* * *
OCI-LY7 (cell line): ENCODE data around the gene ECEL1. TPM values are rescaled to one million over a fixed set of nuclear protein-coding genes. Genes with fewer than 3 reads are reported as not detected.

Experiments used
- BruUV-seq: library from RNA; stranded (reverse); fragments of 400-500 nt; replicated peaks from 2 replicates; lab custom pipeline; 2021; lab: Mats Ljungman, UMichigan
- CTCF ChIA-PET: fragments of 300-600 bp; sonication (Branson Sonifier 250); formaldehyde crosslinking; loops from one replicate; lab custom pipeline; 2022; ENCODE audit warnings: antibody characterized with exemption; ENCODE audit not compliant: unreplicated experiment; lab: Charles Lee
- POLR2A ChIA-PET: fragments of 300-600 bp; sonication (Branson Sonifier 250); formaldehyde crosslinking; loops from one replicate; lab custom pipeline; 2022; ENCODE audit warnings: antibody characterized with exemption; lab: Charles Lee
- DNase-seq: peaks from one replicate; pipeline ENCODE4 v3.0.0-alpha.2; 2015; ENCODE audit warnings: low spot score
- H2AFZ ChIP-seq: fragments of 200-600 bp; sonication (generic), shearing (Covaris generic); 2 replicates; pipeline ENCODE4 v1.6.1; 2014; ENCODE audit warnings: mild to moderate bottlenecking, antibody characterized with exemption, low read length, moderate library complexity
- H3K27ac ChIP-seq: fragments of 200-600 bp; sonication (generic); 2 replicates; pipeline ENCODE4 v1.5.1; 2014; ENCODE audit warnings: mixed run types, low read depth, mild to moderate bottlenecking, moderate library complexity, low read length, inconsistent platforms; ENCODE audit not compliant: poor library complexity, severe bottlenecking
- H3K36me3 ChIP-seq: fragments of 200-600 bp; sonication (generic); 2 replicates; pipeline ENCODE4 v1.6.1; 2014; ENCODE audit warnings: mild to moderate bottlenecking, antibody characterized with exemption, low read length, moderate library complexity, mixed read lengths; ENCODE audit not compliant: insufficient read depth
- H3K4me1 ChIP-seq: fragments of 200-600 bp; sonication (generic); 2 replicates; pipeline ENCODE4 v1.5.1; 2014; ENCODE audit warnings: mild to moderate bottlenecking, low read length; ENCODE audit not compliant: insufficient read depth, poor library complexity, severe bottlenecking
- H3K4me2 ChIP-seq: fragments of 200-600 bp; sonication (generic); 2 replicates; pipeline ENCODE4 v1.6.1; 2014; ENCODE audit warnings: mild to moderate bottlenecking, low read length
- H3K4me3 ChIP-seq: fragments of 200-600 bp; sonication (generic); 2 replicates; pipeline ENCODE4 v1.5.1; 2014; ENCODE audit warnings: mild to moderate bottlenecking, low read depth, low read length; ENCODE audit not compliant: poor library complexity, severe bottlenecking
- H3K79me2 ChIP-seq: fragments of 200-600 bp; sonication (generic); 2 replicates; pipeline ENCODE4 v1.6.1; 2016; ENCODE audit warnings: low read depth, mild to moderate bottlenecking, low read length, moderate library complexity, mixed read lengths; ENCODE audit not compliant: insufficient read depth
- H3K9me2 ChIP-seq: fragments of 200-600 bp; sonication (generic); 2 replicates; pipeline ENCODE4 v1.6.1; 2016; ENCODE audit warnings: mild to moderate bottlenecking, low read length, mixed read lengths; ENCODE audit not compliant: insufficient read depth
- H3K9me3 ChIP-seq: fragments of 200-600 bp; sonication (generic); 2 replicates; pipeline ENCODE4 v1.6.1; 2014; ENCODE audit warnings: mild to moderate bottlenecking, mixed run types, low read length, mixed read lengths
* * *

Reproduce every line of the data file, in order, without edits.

OCI-LY7 (cell line): ENCODE data around the gene ECEL1. TPM values are rescaled to one million over a fixed set of nuclear protein-coding genes. Genes with fewer than 3 reads are reported as not detected.

Experiments used
- BruUV-seq: library from RNA; stranded (reverse); fragments of 400-500 nt; replicated peaks from 2 replicates; lab custom pipeline; 2021; lab: Mats Ljungman, UMichigan
- CTCF ChIA-PET: fragments of 300-600 bp; sonication (Branson Sonifier 250); formaldehyde crosslinking; loops from one replicate; lab custom pipeline; 2022; ENCODE audit warnings: antibody characterized with exemption; ENCODE audit not compliant: unreplicated experiment; lab: Charles Lee
- POLR2A ChIA-PET: fragments of 300-600 bp; sonication (Branson Sonifier 250); formaldehyde crosslinking; loops from one replicate; lab custom pipeline; 2022; ENCODE audit warnings: antibody characterized with exemption; lab: Charles Lee
- DNase-seq: peaks from one replicate; pipeline ENCODE4 v3.0.0-alpha.2; 2015; ENCODE audit warnings: low spot score
- H2AFZ ChIP-seq: fragments of 200-600 bp; sonication (generic), shearing (Covaris generic); 2 replicates; pipeline ENCODE4 v1.6.1; 2014; ENCODE audit warnings: mild to moderate bottlenecking, antibody characterized with exemption, low read length, moderate library complexity
- H3K27ac ChIP-seq: fragments of 200-600 bp; sonication (generic); 2 replicates; pipeline ENCODE4 v1.5.1; 2014; ENCODE audit warnings: mixed run types, low read depth, mild to moderate bottlenecking, moderate library complexity, low read length, inconsistent platforms; ENCODE audit not compliant: poor library complexity, severe bottlenecking
- H3K36me3 ChIP-seq: fragments of 200-600 bp; sonication (generic); 2 replicates; pipeline ENCODE4 v1.6.1; 2014; ENCODE audit warnings: mild to moderate bottlenecking, antibody characterized with exemption, low read length, moderate library complexity, mixed read lengths; ENCODE audit not compliant: insufficient read depth
- H3K4me1 ChIP-seq: fragments of 200-600 bp; sonication (generic); 2 replicates; pipeline ENCODE4 v1.5.1; 2014; ENCODE audit warnings: mild to moderate bottlenecking, low read length; ENCODE audit not compliant: insufficient read depth, poor library complexity, severe bottlenecking
- H3K4me2 ChIP-seq: fragments of 200-600 bp; sonication (generic); 2 replicates; pipeline ENCODE4 v1.6.1; 2014; ENCODE audit warnings: mild to moderate bottlenecking, low read length
- H3K4me3 ChIP-seq: fragments of 200-600 bp; sonication (generic); 2 replicates; pipeline ENCODE4 v1.5.1; 2014; ENCODE audit warnings: mild to moderate bottlenecking, low read depth, low read length; ENCODE audit not compliant: poor library complexity, severe bottlenecking
- H3K79me2 ChIP-seq: fragments of 200-600 bp; sonication (generic); 2 replicates; pipeline ENCODE4 v1.6.1; 2016; ENCODE audit warnings: low read depth, mild to moderate bottlenecking, low read length, moderate library complexity, mixed read lengths; ENCODE audit not compliant: insufficient read depth
- H3K9me2 ChIP-seq: fragments of 200-600 bp; sonication (generic); 2 replicates; pipeline ENCODE4 v1.6.1; 2016; ENCODE audit warnings: mild to moderate bottlenecking, low read length, mixed read lengths; ENCODE audit not compliant: insufficient read depth
- H3K9me3 ChIP-seq: fragments of 200-600 bp; sonication (generic); 2 replicates; pipeline ENCODE4 v1.6.1; 2014; ENCODE audit warnings: mild to moderate bottlenecking, mixed run types, low read length, mixed read lengths